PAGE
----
During a Bank of England conference today, Lael Brainard, the Vice Chair of the U.S. Federal Reserve, spoke about financial stability and crypto-assets. She discussed cryptocurrencies, stablecoins and the need for investment in compliance.
As with other central bankers globally, she observed that currently, there are limited links to traditional finance but urged a tightening of regulatory enforcement while that’s still the case.
Brainard made an interesting point on decentralized finance (DeFi), referring to an unpublished academic paper that shows that the structure of DeFi lending makes price movements more extreme than traditional finance. When loans are automatically liquidated, the collateral is sold on decentralized exchanges (DEXs). And the prices from one exchange are then fed via an averaged oracle to other DEXs, ultimately impacting prices on centralized exchanges.
On the crypto front, Brainard emphasized that where there’s the same risk, the same regulation applies. Hence there’s a need to ensure that cryptocurrency isn’t allowed to fall into any regulatory gaps.
Secondly, she observed that currently, crypto trading and lending platforms don’t adhere to the same level of regulation as traditional finance. And they have a habit of mixing activities that wouldn’t be allowed in conventional markets.
“Some platforms combine market infrastructure and client facilitation with risk-taking businesses like asset creation, proprietary trading, venture capital, and lending,” observed Brainard.
Additionally, many crypto firms don’t enforce anti-money laundering compliance. In a separate part of her talk, Brainard questioned whether all of the reduced costs resulted from technological efficiencies or whether a significant portion of savings was from avoiding investing in risk management and compliance.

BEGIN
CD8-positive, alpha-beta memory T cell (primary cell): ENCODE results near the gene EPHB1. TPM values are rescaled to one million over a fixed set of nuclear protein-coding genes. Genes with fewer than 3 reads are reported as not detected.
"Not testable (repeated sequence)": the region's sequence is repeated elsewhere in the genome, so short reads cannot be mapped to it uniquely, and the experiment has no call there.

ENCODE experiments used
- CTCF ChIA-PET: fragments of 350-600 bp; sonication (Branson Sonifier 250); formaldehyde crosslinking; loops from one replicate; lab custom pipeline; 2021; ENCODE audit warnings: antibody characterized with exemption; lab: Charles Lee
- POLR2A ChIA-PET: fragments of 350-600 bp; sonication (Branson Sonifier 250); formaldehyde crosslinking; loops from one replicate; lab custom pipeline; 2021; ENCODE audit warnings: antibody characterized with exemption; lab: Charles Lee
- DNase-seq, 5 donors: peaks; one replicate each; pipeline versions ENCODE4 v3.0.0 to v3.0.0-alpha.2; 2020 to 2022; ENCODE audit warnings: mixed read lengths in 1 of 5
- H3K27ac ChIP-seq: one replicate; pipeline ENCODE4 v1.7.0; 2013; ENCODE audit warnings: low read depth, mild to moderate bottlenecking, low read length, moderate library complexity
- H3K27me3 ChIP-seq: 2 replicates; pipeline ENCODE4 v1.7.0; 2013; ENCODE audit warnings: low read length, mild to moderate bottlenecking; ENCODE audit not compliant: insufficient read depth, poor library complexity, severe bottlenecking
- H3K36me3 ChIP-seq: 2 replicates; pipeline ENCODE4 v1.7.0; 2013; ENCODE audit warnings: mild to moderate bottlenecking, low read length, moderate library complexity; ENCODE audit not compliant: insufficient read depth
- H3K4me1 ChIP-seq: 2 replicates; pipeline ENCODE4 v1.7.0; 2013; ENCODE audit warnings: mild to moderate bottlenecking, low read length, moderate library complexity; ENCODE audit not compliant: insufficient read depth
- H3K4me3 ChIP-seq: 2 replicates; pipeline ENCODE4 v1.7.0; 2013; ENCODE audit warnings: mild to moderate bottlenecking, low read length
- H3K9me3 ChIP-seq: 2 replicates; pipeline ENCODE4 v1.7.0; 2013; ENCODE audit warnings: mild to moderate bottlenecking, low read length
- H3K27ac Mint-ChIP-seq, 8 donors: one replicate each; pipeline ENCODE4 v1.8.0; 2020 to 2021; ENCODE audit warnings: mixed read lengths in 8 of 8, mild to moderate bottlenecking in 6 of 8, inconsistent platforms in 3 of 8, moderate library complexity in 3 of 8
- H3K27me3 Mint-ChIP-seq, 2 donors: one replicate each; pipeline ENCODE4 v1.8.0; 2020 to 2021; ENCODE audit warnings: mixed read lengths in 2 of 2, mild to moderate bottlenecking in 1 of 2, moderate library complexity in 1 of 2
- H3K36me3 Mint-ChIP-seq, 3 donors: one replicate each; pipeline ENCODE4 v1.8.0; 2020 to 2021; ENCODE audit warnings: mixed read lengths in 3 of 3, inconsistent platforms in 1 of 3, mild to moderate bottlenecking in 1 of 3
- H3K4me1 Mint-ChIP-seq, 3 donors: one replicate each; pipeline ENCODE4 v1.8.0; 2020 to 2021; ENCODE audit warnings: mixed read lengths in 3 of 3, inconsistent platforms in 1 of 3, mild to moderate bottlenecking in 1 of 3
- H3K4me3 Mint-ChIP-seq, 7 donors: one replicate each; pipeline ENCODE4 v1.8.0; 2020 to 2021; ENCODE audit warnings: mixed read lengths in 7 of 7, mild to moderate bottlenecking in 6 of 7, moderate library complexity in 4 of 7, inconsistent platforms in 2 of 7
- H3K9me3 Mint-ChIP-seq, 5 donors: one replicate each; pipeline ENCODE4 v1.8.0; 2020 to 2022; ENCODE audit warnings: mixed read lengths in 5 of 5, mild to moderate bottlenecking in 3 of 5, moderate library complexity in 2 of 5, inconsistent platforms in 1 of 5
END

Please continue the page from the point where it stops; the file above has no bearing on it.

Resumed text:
Her final point on cryptocurrency was the need to address regulatory gaps. For example, the same rules apply to decentralized finance (DeFi), but the lack of a conventional management structure makes enforcement trickier, which needs to be addressed. However, she didn’t elaborate on how.
Brainard then moved on to stablecoins. “Well-regulated stablecoins might bring additional competition to payments, but they introduce other risks,” she said. The Vice Chair is concerned about walled gardens, payment fragmentation and the risk of monopolies, highlighting that there is already a three-way oligopoly (Tether, USDC, Binance USD). There’s a concern that it will become more concentrated, escalating risk.
She also suggested that a CBDC could play a role in interoperability between stablecoins.
Brainard concluded, “It is important that the foundations for sound regulation of the crypto financial system be established now before the crypto ecosystem becomes so large or interconnected that it might pose risks to the stability of the broader financial system.”